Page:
Arthropoda is a phylum of animals that includes many well-known invertebrates such as insects, crustaceans, spiders, centipedes, millipedes and scorpions. The word ‘Arthropoda’ is of Greek origin and translates to ‘jointed foot’. The distinguishing features of arthropods from other invertebrates are their hard exoskeleton or shell and jointed limbs.
How many species of arthropods are there?
Arthropods are the most diverse phylum of animals and more than 1.2 million species of arthropods have so far been described. This accounts for approximately 80% of all animal species and most of the diversity is found in insects. Species of insect and other arthropods are however being lost to extinction every day due to threats such as habitat destruction and invasive species. Many of the world’s arthropods have yet to be discovered and described by science and due to extinction rates currently being very high, many will go extinct before they are.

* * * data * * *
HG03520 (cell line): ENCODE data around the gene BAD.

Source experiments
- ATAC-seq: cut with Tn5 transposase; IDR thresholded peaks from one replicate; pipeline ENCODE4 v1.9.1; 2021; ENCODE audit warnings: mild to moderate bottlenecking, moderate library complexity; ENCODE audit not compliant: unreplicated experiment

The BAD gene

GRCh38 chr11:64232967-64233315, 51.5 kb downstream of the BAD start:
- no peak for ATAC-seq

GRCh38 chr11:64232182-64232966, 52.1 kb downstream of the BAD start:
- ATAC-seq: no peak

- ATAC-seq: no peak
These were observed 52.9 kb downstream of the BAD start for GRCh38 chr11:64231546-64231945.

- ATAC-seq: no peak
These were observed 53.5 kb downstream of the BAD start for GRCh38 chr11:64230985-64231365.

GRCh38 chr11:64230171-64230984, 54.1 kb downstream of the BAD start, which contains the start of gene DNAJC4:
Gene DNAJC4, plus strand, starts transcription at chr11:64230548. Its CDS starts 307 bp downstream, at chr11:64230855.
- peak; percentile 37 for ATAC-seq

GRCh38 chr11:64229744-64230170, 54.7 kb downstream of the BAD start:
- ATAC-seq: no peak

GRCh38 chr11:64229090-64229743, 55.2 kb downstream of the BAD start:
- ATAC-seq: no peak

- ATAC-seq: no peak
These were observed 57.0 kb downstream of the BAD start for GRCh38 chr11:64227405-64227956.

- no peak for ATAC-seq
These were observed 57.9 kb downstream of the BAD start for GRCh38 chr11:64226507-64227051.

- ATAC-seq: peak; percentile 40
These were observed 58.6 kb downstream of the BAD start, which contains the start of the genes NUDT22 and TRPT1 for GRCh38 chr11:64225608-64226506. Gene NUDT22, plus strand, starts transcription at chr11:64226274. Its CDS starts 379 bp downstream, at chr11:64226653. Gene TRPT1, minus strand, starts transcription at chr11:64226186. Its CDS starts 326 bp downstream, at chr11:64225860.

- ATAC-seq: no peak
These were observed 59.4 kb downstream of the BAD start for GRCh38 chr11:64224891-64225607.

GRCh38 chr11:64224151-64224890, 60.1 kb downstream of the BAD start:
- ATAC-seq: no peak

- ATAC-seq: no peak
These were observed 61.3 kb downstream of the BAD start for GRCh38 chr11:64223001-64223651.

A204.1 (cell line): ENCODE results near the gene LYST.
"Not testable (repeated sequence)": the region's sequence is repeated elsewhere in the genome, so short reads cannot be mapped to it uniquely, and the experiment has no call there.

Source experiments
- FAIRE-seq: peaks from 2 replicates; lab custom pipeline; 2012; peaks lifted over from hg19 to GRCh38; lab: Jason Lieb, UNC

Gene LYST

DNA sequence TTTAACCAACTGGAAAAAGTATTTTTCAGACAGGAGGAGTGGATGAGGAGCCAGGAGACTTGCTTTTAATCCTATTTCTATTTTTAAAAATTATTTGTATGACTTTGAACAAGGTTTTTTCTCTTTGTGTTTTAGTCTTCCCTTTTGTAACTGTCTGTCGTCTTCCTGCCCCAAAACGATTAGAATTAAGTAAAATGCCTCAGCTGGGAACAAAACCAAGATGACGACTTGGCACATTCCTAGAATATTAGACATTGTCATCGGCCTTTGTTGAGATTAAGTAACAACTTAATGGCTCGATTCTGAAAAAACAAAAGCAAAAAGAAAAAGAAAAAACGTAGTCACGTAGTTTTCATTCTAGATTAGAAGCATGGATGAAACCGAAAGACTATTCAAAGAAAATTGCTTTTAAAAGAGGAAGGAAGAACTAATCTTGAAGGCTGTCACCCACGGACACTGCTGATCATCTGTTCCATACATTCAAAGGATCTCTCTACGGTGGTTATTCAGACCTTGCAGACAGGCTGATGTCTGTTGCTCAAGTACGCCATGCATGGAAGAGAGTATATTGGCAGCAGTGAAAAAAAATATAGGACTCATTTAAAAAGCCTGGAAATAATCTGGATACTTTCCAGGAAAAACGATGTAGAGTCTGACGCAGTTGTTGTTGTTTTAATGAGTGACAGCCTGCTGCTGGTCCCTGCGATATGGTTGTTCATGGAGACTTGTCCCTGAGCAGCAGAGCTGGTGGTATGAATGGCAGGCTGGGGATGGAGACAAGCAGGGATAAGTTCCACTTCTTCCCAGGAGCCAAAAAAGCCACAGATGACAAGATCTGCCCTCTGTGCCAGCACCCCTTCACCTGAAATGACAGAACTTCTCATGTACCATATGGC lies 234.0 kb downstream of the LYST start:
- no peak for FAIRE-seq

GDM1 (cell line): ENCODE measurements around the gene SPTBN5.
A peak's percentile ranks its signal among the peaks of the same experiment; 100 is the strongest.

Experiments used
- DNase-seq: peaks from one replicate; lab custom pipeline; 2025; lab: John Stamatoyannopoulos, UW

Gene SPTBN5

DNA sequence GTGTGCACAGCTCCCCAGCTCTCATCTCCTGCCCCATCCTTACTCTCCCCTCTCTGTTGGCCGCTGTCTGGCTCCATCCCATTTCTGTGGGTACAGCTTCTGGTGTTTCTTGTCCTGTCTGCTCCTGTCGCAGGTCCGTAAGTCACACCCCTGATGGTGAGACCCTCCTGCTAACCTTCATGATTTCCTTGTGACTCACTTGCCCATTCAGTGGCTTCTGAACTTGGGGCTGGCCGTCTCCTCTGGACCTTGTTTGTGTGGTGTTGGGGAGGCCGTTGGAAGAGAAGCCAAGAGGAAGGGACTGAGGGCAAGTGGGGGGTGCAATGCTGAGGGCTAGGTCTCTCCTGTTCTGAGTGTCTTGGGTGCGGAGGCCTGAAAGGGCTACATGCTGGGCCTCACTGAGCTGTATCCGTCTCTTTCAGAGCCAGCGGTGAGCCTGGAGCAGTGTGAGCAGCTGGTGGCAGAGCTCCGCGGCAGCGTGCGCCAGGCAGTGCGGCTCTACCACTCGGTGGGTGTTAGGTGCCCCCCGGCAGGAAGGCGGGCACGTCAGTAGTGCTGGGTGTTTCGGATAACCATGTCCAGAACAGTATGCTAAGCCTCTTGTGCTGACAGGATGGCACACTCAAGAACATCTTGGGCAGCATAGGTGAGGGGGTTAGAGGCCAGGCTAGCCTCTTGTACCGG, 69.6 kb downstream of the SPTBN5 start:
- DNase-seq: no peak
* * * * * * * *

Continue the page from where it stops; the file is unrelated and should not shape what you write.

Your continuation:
Where are arthropods found?
How did arthropods evolve?
It is believed arthropods evolved from Annelids which are a phylum of invertebrates that includes earthworms, tubeworms and leeches. This divergence is believed to have occurred more than 500 million years ago during the Cambrian Explosion, a period on Earth when many of the current groups of animals first evolved. The evolution of arthropods occurred following the loss of body segments, development of specialised legs and a more developed head.
The exoskeleton of arthropods
The chitinous exoskeleton acts as a form of armor for arthropods. Unfortunately, the chitinous shell is unable to grow and arthropods must moult their exoskeletons seasonally as they would otherwise limit their growth. The exoskeleton also serves as an anchor point for the internal muscles of arthropods which allow the animals to perform precise movements.
Last edited: 15 November 2015